- Under the fair value method, the asset goes through impairment testing annually. Thus a loss from the impairment is booked in the income statement of that year. On the other hand, the historical Value does not account for an impairment loss.
- The land is an example of an asset generally at the historical Value of purchase until one sells the land and the profit recorded in the books of accounts. Marketable Securities are another example of an asset.
- The model of fair Value is commonly used, and it is in both the standards, i.e., International Financial Reporting Standards (IFRS) and the US General Accepted Accounting Principles (GAAP). Historical Value is less used, and only US GAAP permits it.
- The Fair Value accounting method needs constant updating and review as the asset value keeps changing and assets get an impairment test annually on the company balance sheet. On the other hand, an asset’s Historical Value does not change and gets recorded in the balance sheet at the same amount every year and does not need constant updating and review.
Historical Value vs Fair Value Comparison Table
Let’s look at the top 6 Comparisons between Historical Value and Fair Value.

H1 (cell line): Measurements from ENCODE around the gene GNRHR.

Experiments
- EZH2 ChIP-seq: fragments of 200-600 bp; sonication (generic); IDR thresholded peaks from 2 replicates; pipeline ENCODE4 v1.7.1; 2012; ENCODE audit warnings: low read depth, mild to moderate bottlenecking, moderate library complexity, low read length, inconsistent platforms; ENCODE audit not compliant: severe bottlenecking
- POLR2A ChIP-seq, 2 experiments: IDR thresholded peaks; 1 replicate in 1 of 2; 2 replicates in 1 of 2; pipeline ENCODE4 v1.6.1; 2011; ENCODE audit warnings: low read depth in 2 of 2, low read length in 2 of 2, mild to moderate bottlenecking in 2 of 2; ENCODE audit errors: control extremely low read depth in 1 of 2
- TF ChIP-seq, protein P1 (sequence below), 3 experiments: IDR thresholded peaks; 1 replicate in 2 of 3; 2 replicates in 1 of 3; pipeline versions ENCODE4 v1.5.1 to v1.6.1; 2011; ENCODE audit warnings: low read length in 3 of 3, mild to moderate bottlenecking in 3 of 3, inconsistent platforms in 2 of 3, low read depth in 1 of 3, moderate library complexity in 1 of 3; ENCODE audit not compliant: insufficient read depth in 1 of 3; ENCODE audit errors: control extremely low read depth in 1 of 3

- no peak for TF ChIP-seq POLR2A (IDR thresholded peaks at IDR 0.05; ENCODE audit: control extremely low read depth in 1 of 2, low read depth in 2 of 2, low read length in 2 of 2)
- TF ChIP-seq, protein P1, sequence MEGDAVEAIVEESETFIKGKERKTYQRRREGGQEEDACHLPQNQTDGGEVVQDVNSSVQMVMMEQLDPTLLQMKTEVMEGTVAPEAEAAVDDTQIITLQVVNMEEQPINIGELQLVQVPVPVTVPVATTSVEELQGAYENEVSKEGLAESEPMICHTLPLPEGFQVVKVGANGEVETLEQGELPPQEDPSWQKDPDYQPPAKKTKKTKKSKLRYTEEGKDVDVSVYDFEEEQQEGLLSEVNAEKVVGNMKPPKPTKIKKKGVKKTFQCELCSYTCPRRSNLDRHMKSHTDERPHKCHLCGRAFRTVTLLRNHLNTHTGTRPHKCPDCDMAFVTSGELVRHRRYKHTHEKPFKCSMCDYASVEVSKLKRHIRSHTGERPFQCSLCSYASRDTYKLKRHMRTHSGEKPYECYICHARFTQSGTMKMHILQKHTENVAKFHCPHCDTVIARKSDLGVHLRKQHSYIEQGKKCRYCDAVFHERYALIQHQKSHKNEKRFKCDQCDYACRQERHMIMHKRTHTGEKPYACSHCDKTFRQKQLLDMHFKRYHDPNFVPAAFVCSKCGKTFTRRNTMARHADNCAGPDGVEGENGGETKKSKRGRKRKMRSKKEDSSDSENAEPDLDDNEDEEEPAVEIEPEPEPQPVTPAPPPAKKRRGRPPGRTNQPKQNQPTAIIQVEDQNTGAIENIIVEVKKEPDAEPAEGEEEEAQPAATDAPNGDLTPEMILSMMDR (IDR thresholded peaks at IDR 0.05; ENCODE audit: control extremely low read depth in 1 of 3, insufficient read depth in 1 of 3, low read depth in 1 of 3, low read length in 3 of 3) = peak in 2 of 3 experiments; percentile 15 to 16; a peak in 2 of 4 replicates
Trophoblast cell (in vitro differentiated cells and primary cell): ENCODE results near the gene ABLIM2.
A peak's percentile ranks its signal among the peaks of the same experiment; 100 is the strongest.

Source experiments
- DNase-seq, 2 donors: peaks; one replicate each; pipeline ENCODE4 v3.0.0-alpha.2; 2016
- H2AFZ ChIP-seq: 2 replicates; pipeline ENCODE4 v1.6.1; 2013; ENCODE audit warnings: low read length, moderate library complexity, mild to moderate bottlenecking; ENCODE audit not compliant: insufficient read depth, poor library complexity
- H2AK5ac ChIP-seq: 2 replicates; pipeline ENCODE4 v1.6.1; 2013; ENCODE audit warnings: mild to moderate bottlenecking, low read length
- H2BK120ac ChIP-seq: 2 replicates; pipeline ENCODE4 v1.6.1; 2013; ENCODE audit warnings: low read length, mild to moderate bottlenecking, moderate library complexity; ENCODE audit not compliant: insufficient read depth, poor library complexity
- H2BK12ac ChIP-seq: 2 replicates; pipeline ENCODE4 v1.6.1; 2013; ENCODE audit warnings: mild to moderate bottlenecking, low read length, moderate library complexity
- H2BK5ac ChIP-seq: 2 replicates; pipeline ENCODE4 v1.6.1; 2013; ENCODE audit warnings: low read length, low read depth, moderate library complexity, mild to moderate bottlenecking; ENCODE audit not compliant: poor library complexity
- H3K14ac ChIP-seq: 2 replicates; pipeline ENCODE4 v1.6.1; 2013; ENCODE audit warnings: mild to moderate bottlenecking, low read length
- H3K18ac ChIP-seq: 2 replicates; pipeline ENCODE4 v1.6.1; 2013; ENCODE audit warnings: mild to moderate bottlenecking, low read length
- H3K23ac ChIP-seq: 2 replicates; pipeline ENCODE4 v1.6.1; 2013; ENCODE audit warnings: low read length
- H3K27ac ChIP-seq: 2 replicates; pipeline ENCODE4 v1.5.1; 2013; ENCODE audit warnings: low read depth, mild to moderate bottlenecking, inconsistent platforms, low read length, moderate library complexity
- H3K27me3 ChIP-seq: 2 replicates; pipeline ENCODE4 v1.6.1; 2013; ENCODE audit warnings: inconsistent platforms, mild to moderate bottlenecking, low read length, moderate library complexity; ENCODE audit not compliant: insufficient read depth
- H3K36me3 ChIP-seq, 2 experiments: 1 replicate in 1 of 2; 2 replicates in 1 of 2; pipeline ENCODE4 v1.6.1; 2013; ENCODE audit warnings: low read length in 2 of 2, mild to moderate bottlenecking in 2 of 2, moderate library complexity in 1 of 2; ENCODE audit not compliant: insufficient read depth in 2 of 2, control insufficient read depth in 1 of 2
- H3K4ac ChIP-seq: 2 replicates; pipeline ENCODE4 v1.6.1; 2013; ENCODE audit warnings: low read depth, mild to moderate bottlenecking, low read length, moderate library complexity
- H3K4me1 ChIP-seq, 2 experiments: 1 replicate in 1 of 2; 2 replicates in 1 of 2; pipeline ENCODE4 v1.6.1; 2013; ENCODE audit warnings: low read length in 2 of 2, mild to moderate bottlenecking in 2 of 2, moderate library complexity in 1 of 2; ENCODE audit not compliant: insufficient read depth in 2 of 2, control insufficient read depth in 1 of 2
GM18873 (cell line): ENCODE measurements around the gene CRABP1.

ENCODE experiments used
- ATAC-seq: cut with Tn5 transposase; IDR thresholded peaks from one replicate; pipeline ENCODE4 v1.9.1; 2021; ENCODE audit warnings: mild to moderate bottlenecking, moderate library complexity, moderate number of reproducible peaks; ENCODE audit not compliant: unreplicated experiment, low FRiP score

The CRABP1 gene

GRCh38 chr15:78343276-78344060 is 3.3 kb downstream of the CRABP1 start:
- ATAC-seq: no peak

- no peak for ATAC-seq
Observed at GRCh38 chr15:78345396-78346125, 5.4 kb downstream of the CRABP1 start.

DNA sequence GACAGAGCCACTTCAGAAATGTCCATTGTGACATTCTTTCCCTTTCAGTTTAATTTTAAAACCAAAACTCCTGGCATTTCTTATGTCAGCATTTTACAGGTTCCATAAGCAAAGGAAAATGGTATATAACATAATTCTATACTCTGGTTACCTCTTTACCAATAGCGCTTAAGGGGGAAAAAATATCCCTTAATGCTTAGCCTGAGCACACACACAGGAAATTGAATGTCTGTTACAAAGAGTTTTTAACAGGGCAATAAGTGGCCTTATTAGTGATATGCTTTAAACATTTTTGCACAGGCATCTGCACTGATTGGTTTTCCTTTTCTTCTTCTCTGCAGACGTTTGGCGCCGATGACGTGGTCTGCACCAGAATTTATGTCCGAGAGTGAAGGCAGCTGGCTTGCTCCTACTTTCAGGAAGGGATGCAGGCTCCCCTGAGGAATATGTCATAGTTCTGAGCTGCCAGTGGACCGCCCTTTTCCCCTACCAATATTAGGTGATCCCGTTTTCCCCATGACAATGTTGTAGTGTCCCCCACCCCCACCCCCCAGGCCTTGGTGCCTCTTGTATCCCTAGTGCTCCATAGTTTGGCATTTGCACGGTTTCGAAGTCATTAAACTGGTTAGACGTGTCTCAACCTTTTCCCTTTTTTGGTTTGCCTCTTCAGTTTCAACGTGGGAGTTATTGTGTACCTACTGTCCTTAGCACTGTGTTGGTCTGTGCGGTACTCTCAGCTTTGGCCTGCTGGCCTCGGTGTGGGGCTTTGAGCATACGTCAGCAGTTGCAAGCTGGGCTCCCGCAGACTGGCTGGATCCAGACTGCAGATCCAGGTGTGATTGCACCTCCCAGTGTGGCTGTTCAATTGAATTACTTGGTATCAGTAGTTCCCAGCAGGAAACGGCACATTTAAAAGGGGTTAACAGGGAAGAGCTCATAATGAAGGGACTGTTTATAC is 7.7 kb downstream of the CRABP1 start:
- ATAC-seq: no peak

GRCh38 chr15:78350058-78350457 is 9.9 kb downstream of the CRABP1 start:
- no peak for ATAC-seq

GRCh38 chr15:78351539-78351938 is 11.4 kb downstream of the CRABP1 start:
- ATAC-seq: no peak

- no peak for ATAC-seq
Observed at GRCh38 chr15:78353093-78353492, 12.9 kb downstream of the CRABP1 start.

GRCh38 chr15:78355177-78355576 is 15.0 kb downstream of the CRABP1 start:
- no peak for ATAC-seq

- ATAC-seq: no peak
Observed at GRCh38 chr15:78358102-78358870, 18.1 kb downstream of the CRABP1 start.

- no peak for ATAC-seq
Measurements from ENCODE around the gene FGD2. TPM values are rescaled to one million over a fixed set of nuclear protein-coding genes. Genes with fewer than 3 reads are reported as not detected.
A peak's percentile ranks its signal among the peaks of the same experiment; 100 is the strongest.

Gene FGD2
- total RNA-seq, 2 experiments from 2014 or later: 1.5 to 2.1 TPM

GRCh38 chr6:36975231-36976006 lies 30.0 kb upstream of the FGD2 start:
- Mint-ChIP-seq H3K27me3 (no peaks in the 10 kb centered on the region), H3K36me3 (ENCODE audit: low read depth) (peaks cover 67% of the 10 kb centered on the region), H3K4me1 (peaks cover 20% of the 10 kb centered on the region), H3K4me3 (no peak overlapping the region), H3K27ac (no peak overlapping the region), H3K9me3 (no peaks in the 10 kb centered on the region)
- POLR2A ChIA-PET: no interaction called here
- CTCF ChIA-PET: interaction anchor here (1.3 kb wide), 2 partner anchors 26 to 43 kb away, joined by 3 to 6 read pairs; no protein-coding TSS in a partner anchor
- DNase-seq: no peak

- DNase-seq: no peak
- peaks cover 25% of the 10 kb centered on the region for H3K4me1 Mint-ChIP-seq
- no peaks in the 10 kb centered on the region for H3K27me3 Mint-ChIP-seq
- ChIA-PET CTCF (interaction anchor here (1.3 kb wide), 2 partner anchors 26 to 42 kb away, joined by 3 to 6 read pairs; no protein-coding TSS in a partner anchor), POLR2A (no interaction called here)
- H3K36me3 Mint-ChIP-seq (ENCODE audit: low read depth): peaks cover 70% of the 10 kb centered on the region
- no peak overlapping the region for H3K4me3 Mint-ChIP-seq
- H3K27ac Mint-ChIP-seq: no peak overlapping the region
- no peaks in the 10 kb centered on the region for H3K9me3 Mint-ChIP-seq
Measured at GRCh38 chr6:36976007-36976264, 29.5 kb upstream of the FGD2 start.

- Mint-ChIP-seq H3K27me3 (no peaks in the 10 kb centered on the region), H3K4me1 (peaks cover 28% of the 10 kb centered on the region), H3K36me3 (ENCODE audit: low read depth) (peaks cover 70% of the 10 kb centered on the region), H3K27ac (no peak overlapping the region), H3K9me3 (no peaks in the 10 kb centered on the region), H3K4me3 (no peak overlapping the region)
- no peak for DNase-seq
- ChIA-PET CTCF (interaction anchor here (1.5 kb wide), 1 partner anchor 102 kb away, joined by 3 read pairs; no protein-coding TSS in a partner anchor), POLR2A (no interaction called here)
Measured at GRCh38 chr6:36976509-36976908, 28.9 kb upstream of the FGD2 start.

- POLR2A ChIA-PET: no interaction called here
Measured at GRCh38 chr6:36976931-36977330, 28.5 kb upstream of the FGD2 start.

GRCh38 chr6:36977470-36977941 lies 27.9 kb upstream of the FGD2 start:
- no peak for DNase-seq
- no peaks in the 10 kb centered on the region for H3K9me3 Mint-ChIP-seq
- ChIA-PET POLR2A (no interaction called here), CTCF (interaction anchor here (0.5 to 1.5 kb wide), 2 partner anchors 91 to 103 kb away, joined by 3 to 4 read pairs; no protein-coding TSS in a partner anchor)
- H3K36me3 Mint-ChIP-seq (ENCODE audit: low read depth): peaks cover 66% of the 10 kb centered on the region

|Historical Value||Fair Value|
|Historical Value refers to the original purchase price of the asset.||Fair value refers to the intrinsic value of the asset and works on the principle of fundamentals.|
|The Historical Cost method is not used for all assets as it does not reflect their true worth.||Companies commonly adopt and test Fair Value as a valuation methodology more frequently than any other method.|
|Historical Value remains stagnant throughout an asset’s lifetime as it is the original cost of the asset.||As companies test Fair Value for impairment annually, the Fair Value of an asset fluctuates when compared to any other valuation methodology.|
|The Historical Cost method is only permitted under US GAAP, not IFRS.||As Fair Value is more user-friendly than other valuation methodologies, such as historical or market value, it is a globally acceptable measure that companies use more frequently.|
|Historical Value is often used for intangible and Fixed assets. It does not apply to assets such as marketable securities.||Fair Value, which is fundamentally derived and not determined by market forces, represents the true worth of assets.|